What is Commercial Archeology?

Today’s post is a guest post from Raina Regan (also a repost from her blog). Raina is on the board of the Society for Commercial Archeology and often finds herself answering the question: “What is Commercial Archeology?”  Short answer: it’s not just archeology! Read on, and Raina will answer all of your questions and share how she got involved with the SCA. 

Starlite Drive In sign credit Raina Regan

Starlite Drive-in Theater, Bloomington, IN. Photo by Raina Regan. 

by Raina Regan

When I mention I’m currently on the board of directors for the Society for Commercial Archeology, I often get a lot of blank stares or questioning glances. “What exactly is Commercial Archeology?” they might ask.

A formal definition from the Dictionary of Building Preservation (1996) defines commercial archaeology as:

The study of artifacts, structures, signs, and symbols of the American commercial process; includes both mass-produced and vernacular forms of the machine age: transportation facilities, such as highways and bus stations; roadside development, such as diners, strip retail, and neon signs; business district buildings, such as movie theaters and department stores; and recreation facilities, such as amusement parks.

What do I define as commercial archeology? In short, structures and objects of the commercial landscape. We traditionally look at items starting in the 20th century, including neon signs, diners, theaters, and more.

Oasis Diner plainfield indiana raina regan

Oasis Diner, Plainfield, IN. Photo by Raina Regan. 

I’m not really sure how my passion for commercial archeology developed. I’ve always thought I should’ve lived during the 1950s because of my love of diners, seeing movies at drive-in theaters, and ranch houses. Since high school, architecture and history from the 20th century appealed to me the most and my interest in commercial archeology is a natural outreach of this.

My real beginnings with commercial archeology in my preservation career started in 2008. When I attended the National Preservation Conference in Tulsa, OK, I participated in a day-long field session on Route 66. We traveled a section of the historic road, with drive bys of former filling stations and repair shops. We stopped at several icons along the way, but two structures specifically inspired me as a preservationist and historian of commercial archeology.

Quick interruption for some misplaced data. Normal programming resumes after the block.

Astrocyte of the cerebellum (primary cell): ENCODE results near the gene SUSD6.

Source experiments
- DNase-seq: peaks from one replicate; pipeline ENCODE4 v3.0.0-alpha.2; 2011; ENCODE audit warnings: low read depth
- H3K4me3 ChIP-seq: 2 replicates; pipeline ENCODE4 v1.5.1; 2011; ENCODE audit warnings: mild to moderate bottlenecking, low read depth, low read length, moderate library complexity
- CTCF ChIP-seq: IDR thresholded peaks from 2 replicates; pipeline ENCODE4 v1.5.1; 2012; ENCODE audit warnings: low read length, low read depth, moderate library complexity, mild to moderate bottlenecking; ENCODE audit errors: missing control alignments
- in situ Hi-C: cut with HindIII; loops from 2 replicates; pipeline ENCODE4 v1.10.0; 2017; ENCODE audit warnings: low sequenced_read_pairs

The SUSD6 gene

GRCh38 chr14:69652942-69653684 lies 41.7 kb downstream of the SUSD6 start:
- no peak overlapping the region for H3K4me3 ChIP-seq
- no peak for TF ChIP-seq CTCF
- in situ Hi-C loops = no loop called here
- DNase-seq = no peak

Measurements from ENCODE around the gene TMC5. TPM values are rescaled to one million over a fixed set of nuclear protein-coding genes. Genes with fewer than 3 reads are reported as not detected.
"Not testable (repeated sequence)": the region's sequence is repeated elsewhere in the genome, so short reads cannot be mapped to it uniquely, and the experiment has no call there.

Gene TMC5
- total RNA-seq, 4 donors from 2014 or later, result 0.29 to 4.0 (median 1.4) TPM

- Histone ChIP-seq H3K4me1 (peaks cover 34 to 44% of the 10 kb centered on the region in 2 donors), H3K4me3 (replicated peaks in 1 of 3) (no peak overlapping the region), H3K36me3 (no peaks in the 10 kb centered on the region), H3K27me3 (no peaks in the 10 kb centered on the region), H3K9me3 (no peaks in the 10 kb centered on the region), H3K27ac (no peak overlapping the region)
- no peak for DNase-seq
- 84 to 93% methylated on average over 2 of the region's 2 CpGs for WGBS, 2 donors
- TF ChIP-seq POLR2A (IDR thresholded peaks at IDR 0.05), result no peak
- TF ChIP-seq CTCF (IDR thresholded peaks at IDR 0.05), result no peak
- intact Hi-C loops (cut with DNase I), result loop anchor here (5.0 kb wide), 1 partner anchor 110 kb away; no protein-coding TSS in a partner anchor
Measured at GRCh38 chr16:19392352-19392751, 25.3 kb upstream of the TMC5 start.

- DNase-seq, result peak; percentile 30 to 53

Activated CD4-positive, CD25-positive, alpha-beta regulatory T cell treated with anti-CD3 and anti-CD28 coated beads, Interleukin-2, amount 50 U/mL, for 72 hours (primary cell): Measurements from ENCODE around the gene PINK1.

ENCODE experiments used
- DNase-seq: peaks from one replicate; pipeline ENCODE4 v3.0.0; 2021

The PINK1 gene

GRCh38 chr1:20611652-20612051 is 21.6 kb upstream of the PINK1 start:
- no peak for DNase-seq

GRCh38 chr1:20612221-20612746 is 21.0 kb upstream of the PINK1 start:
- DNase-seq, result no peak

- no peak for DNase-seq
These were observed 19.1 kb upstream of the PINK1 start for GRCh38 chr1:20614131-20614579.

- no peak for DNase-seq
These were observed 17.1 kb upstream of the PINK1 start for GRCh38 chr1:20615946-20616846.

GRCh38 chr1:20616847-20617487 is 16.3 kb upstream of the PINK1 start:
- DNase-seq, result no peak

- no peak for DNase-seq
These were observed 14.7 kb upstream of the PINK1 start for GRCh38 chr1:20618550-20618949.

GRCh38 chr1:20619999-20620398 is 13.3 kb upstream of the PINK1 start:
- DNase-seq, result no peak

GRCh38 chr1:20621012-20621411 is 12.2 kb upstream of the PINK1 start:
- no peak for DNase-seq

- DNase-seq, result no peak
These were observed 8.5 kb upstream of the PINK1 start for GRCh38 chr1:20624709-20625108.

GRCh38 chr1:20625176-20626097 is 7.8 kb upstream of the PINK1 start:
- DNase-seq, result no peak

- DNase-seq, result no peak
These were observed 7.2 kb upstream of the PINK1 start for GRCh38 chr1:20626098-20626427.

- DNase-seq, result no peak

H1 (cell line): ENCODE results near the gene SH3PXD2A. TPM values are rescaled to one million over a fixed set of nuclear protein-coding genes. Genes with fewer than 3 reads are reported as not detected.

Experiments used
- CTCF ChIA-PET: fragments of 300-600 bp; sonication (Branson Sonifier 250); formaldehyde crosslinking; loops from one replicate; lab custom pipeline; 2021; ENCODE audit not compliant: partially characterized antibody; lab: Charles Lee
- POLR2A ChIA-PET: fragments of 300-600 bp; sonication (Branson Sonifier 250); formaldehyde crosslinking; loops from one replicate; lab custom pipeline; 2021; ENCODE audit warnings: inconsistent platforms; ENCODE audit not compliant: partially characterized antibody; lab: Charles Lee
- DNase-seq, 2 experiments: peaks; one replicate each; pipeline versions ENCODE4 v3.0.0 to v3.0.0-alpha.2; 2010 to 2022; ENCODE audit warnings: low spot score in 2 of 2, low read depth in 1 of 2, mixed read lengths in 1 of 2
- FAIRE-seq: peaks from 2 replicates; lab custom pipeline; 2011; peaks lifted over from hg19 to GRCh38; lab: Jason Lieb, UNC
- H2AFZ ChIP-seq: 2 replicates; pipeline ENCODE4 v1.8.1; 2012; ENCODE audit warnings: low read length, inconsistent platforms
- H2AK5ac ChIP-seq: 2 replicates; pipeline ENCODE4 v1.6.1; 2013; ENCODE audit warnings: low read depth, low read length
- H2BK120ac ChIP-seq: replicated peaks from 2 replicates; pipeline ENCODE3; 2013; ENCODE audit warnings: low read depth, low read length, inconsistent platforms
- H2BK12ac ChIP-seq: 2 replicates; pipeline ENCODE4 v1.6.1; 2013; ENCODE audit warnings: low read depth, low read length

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The Rock Cafe, Stroud, OK, undergoing rehabilitation following the fire. Photo by Raina Regan. 

The Rock Cafe in Stroud, OK was recovering from a devastating fire at the time of our visit. But meeting with the cafe’s owner, Dawn Welch, was particularly inspiring. She told us stories about the Cafe and her passion for the road was evident. She was the basis for the animated character Sally Carrera in Cars, one of my favorite preservation-related movies. I know they reopened in 2009 and would love to go back for a visit.

Route 66 - Bridge #18 at Rock Creek, Sapulpa

Bridge 18, Rock Creek, Sapulpa, OK. Photo by Raina Regan. 

One of our first stops was at Bridge #18 at Rock Creek, Sapulpa, Oklahoma. Constructed in 1924 on the original Route 66 alignment, it is a Parker through truss and is still open to traffic on the historic Route 66. Seeing the original brick road was inspiring as a historian, allowing me to connect with all the travelers that had once traversed this bridge.

Wishing Well Motel Franklin Indiana

Wishing Well Motel, Franklin, IN, off US 31. Photo by Raina Regan. 

What makes commercial archeology special? From a preservation point of view, I see commercial archeology as accessible to everyone. The nostalgia factor of commercial archeology means everyone can connect to these resources in some way. These are places in our every day life that we grow to love, and as they age and gain historic significance, they become a cultural icon. Many spots are located on highways or other roads, which means they become well-known and idolized within our communities.

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Ski-Hi Drive-in, Muncie, IN. Photo by Raina Regan.